Howard and Thelma Morrison were recently married. They are both in their early 30s, and each has brought valuable assets into their marriage. Now, they are in the process of consolidating them.
At the same time, they are starting to take a serious look at setting up an investment plan. Neither had really given much thought to investing before they were married; they simply made decisions about individual investments as the need arose, with no overall plan in mind. Now, they have decided that the best approach is to determine an appropriate asset allocation and try to refocus their investments according to the plan.
First, however, they need to take stock of where they currently stand—the current allocation of their investment portfolio. And that has led to some confusion: Which of their assets should they include as part of their "investment portfolio?" Some of the assets are relatively clear, but others are less so.
Table 1 shows the assets that the Morrisons think may "count" as part of their investment portfolio.
|Current Market Value* ($)||Include in Investment Portfolio?||Comments|
|5-Year CD||20,000||Yes||Category: Fixed income|
|Stock Fund||35,000||Yes||Category: Stock|
|GIC||15,000||Yes||Category: Fixed income|
|Money market fund||20,000||Yes||Category: Cash|
|Cash value life insurance||10,000||Yes||Category: Fixed income|
|Stock fund||30,000||Yes||Category: Stock|
|Stock Fund||30,000||Yes||Category: Stock|
|Balanced Fund||20,000||Yes||Category: Stock/Fixed Income|
|Condo||180,000||Yes||Category: Real Estate; not a consumption item|
|Expected Future Assets:|
|Thelma's Inheritance: 5 stocks||150,000||Yes||Category: Stock; expectation is soon and certain|
|Social Security||??||No||Distant and uncertain payments|
|Unvested pensions||??||No||Distant and uncertain payments|
|Total of all "investments"||$510,000|
|* Illiquid assets are valued at estimated market value. Condominiums are valued at estimated current market value less outstanding mortgage.|
|Asset Allocation of Combined Portfolios:|
Thelma has a checking account with a balance of roughly $2,000. She also managed to save $20,000, which she invested in a five-year certificate of deposit. Thelma's employer sponsors a 401(k) plan in which she participates. Her own contributions and the vested portion of her employer's contributions total $50,000, and she has invested these assets in a stock fund ($35,000) and a GIC (guranteed income contract) ($15,000). She also has unvested employer contributions, to which she will be entitled if she stays with the company for several more years. Thelma owns a condominium in which the couple is now living; her equity investment (estimated market value less the mortgage) in the unit is roughly $200,000. And Thelma has brought some "hard assets" into the marriage—she has about $10,000 worth of jewelry and $30,000 of antiques, which she enjoys collecting.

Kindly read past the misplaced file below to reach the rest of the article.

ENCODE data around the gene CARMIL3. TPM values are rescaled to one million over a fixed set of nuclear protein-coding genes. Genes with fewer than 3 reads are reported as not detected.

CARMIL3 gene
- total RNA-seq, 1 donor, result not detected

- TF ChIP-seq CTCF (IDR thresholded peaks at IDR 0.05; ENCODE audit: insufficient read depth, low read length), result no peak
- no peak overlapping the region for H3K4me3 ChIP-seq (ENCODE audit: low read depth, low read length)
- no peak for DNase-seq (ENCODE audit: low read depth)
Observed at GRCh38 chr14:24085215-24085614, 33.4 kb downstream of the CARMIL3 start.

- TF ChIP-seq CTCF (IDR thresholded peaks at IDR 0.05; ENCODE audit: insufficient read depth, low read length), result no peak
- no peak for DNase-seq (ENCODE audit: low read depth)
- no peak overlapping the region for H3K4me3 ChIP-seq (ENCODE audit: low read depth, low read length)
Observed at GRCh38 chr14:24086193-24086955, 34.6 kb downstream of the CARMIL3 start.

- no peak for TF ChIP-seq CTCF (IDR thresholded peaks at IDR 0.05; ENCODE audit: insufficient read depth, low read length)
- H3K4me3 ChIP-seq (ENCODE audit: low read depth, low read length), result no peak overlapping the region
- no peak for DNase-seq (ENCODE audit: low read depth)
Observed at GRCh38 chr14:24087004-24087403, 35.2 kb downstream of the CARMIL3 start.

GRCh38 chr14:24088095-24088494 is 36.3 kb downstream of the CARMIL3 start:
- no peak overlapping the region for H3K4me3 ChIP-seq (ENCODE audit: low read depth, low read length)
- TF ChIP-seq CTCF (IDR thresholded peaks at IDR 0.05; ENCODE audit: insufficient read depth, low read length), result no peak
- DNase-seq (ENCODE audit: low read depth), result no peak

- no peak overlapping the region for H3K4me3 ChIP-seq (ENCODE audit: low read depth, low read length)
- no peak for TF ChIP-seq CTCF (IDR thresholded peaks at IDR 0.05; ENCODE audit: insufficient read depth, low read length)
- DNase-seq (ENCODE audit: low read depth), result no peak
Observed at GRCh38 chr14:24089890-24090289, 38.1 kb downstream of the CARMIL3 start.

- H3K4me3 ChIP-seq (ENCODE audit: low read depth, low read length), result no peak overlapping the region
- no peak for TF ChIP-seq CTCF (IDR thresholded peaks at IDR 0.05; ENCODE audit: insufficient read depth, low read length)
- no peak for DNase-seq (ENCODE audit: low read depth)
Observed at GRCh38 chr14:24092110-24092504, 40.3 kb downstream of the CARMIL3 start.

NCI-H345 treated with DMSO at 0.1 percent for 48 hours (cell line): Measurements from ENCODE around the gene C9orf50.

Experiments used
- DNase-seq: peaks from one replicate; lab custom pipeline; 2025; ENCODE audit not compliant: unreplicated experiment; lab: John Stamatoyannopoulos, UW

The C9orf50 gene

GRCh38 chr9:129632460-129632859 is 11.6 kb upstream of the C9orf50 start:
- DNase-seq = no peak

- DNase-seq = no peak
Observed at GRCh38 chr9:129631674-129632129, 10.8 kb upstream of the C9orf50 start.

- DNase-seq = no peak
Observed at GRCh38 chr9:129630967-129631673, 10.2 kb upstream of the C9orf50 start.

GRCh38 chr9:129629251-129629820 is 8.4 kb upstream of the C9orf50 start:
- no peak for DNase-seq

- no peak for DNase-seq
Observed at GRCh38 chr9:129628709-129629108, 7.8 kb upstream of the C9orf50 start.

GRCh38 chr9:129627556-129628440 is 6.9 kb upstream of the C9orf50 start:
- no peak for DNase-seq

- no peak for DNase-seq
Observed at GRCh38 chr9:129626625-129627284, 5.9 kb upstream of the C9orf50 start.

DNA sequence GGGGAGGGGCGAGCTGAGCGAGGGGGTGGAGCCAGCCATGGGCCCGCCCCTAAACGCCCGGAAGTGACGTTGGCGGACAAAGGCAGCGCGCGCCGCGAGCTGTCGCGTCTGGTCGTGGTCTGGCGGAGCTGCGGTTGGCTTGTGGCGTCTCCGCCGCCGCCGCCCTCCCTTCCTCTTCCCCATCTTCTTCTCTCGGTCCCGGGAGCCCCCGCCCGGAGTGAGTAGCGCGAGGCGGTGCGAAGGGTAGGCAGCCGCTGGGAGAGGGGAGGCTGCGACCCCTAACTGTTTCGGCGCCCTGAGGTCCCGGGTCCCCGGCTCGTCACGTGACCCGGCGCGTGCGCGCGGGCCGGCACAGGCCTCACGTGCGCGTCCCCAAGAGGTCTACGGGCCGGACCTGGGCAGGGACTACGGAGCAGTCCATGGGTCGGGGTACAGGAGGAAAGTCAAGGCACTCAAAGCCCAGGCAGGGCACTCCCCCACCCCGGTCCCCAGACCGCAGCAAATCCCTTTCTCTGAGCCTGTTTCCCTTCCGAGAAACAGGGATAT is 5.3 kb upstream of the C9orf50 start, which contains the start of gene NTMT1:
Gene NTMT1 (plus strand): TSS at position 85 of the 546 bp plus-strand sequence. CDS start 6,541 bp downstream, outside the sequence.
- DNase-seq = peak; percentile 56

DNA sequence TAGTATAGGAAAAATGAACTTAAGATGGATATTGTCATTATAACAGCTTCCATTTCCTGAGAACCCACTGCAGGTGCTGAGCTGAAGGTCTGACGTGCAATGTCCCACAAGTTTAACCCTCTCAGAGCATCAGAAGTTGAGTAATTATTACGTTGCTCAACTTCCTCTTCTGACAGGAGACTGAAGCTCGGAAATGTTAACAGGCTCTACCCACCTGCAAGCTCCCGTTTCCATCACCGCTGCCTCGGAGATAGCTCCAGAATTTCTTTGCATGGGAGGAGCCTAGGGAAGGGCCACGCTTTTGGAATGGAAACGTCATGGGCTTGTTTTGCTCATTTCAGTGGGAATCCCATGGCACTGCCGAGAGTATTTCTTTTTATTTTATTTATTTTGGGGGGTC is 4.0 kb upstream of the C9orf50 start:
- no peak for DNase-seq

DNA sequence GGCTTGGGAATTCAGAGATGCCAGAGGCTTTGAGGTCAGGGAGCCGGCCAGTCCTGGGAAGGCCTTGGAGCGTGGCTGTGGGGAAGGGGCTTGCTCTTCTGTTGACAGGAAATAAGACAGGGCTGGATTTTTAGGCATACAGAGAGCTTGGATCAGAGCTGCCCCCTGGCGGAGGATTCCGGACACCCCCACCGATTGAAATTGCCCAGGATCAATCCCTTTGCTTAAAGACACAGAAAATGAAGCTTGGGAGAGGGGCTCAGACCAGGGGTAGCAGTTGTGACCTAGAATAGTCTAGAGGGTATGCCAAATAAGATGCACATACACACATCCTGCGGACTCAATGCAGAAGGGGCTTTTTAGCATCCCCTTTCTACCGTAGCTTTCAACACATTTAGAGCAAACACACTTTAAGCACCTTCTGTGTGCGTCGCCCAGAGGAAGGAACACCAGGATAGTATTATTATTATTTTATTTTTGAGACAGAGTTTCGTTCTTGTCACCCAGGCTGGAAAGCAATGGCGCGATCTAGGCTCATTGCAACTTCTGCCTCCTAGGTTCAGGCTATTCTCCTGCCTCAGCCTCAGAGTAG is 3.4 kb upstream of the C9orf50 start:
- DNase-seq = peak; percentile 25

Howard has a money market fund totaling $20,000, and a small life insurance contract that he was talked into purchasing several years ago. He managed to save $30,000, which he has invested in a stock fund. His employer also sponsors a 401(k) plan in which he participates; his vested portion currently stands at $50,000, of which $30,000 is invested in a stock fund and $20,000 in a balanced fund (with a 50% stock/50% bond investment objective). Howard's company also sponsors a defined-benefit pension plan, although he has not been with the company long enough for his entitlement to amount to very much. Howard owns a condominium, which the Morrisons rented out once they decided to move into Thelma's unit. His equity investment in the condo is $180,000. Howard has a relatively new car that is worth about $30,000 and a stamp collection, valued at about $10,000.
The Morrisons also expect to receive certain assets in the future. Thelma's grandmother recently died and left her five stocks valued at $150,000, but the estate has not yet released the shares. In the more distant future, they hope to stay with their current employers and receive the unvested portions of their employers' 401(k) plan contributions and pension plan. Of course, both have been contributing to Social Security, and they hope to receive some payments once they retire.
While the Morrisons have been able to identify most of their assets, they are uncertain what they should consider as an "investment." The issue is important, because it will affect their asset allocation decisions.
After mulling over the issue for some time, however, the Morrisons reach some conclusions about what they will include in their "investment portfolio," what they will exclude, and how they will value and categorize their inclusions:
The bottom of Table 1 shows the Morrison's asset allocation based on their decisions concerning what to include and exclude. You can see that the resulting allocation would be quite different if, for example, they had excluded Thelma's probable inheritance or Howard's condominium.
The Morrisons ran into a problem faced by many investors—although many "investments" are easily identifiable, some are not. It is important to carefully consider what you should include and exclude from your "investment portfolio," because it can have an impact on your asset allocation. If you misdefine your investment portfolio, you may wind up with an asset allocation that is less efficient in meeting your needs.
An investment portfolio should consist of financial assets that you would be willing to sell for spending money or that generate some form of spending money, either now or some time in the future.
Many items, such as mutual funds, stocks and bonds, are obvious. But other items, such as your house or pension payments, are less clear.
Here are some points to consider if you are uncertain about what to include or exclude as part of your investment portfolio: